The leno jacquard weaving, despite how it looks, is deceptively strong. It looks like dental floss but has the strength of more traditional jacquard builds. Outside of basketball, this type of weave is used for produce bags (onions, potatoes, cabbage), shellfish bags (oysters, mussels and clams), firewood bags, curtains and drapery, mosquito netting and even clothing. The type of weave provides strength, but the yarn used will enhance its strength — which is what we have here. Lightweight, breathable and incredibly strong.
The Air Jordan 36 fits true to size, but might be on the narrow side for some. If possible, I recommend trying the shoe on in-store. If you wear orthotics or an ankle brace, make sure you bring them with you when you try the shoes. You’ll need them to get the proper size to accommodate them.
Lockdown was solid all the way through. From the forefoot all the way up to the ankle collar. No issues whatsoever.
All the support features you need are there. Internal heel counter. Midfoot shank plate. Secure 1-to-1 fit. They even have a fairly wide base. The only issue was the protruding forefoot Zoom Air. It has a wobble that you’ll notice until you get used to it. Once that’s done, you’ll be good to go.
The Air Jordan 36 continues the lineage of high octane performance driven signature footwear that started 36 years ago in 1985 with the Air Jordan 1. While I still feel the Air Jordan 34 is the best basketball shoe Jordan Brand has made since the Air Jordan 28 and 29, the Air Jordan 36 is close behind. I’d definitely take them over the Air Jordan 35 without a second thought. However, after playing in these, I can’t help but wonder what the Air Jordan 38 has in store.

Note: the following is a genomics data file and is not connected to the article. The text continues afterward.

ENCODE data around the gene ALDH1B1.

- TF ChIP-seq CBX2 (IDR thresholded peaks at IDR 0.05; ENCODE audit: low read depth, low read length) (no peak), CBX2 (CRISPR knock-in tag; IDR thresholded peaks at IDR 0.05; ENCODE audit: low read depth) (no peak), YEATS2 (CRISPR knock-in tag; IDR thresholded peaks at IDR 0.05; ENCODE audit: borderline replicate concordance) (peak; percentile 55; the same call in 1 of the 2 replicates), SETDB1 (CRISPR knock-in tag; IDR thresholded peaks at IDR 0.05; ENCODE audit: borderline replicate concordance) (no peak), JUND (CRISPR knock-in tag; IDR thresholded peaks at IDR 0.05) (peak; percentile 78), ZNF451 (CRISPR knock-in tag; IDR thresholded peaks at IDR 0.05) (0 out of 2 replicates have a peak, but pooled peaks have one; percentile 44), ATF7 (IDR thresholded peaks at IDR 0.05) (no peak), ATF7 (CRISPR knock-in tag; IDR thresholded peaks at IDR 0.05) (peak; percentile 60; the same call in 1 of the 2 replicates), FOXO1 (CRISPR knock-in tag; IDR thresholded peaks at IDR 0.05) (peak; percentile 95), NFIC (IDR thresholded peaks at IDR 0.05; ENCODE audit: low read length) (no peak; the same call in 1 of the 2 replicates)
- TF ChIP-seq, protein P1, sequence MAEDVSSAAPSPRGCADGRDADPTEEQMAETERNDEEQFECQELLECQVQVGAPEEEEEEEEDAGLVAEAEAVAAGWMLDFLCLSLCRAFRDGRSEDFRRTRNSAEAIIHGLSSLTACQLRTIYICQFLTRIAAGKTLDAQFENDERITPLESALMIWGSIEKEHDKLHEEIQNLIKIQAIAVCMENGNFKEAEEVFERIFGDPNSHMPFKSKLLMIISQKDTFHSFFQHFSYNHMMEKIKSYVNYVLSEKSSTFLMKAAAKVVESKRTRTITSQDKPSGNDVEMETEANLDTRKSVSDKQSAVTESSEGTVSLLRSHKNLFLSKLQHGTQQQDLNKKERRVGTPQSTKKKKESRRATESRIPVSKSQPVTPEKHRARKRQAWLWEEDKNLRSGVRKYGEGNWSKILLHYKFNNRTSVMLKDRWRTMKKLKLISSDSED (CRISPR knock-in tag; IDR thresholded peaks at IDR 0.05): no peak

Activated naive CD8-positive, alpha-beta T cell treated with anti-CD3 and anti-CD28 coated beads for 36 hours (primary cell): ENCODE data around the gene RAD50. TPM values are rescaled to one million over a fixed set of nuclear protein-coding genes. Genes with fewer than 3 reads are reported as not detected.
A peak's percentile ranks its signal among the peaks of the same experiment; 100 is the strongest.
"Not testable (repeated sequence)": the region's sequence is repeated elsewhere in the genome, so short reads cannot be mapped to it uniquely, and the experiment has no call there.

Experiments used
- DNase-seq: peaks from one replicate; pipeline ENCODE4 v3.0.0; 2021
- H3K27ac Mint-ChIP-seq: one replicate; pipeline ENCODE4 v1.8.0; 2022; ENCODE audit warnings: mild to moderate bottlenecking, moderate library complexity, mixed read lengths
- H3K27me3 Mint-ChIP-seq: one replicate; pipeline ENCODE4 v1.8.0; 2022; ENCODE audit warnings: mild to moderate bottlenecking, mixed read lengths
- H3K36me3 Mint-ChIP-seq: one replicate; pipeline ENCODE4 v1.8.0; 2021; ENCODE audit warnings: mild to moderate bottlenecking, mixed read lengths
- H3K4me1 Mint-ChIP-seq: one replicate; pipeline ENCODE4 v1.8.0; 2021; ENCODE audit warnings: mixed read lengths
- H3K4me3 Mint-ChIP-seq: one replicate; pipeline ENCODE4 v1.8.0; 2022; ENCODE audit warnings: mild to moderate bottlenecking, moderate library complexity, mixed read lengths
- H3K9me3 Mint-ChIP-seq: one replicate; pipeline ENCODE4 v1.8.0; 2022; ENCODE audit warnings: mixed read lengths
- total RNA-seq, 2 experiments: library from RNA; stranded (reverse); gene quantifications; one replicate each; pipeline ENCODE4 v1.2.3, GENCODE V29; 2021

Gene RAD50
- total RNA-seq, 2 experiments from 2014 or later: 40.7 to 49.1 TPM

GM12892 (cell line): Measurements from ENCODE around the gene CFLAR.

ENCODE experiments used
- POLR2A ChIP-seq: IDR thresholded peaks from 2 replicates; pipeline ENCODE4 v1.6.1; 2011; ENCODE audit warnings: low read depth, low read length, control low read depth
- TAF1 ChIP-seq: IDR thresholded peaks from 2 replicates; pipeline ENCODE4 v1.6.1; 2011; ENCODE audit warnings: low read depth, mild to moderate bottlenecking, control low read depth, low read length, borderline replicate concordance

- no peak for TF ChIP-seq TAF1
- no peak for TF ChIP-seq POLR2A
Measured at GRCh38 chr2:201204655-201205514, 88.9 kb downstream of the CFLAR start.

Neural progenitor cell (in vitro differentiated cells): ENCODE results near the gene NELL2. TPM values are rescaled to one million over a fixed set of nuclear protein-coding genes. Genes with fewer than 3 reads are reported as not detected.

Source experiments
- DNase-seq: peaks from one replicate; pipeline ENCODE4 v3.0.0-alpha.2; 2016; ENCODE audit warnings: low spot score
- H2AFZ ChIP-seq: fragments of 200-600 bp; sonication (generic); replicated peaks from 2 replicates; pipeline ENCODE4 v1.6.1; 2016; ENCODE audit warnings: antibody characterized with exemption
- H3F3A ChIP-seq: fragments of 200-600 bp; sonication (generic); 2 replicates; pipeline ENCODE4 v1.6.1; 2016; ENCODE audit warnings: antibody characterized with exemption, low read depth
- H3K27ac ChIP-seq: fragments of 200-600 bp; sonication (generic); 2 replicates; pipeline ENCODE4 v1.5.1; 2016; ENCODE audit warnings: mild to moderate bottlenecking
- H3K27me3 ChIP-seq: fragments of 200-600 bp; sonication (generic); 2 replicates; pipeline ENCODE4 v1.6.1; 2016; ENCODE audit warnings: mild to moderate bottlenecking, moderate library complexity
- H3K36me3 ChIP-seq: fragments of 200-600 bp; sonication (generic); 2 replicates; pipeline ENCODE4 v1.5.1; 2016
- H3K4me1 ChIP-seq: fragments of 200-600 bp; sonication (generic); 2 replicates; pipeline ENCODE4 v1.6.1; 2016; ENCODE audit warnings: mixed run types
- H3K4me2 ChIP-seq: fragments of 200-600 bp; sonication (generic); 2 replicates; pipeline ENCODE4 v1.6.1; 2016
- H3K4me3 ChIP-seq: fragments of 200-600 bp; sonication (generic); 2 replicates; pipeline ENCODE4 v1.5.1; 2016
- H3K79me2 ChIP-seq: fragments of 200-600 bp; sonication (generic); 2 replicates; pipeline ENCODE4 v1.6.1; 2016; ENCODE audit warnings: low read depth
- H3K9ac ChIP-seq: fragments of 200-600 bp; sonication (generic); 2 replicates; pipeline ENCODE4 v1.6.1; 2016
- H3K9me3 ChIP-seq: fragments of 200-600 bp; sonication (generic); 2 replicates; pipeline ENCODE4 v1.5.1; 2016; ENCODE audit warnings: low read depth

First Impressions and Initial Review
The Air Jordan 36 wants to pay tribute to its predecessor from 30 years in the past and also become the most technologically-advanced basketball shoe currently on the market. It does both at some level. Right off the bat, the shoe’s weight, or lack thereof, is a bit startling. But that seems to be the direction that footwear is going moving forward. There are a lot of things to be excited about in this shoe and other things that we’ve seen before just with tiny tweaks.
Check out Chris’s thoughts on the AJ 36 in the video and article.
What’s in the video?
In the video, Chris provides detailed information from all the usual categories, providing the in depth information you need. He supplies expert level opinions on the materials, cushioning, traction, support, and fit. Here’s some of what he discusses:
- Clean ass box
- No tech sheet/card
- Potential bad boys
- Herringbone traction
- Full-length Zoom Air strobel
- Additional forefoot Zoom unit
- Possible unstable ride
- Phylon midsole
- Eclipse Plate implementation
- Leno Jacquard weave upper
- Potato-sack strength?
- Synthetic leather pieces
- OG AJ 6 Durabuck upper
- Tongue tributes
- Rear spoiler
- Color placement
- Outsole window
- Visible Zoom unit
- AJ 33 Low-like pull tab
- Nike Air branding
- Sizing recommendations
- Kobe 6 insoles
As an added bonus, Chris reveals a giveaway of this shoe for our Discord community members.
How to Buy the Air Jordan 36
- Colorway: White/Black/Game Royal/Metallic Gold
- Release Date: August 16, 2021
- Style Code: DJ4482-100
- Retail Price: $185
The Air Jordan 36 is available now for $185 at Nike.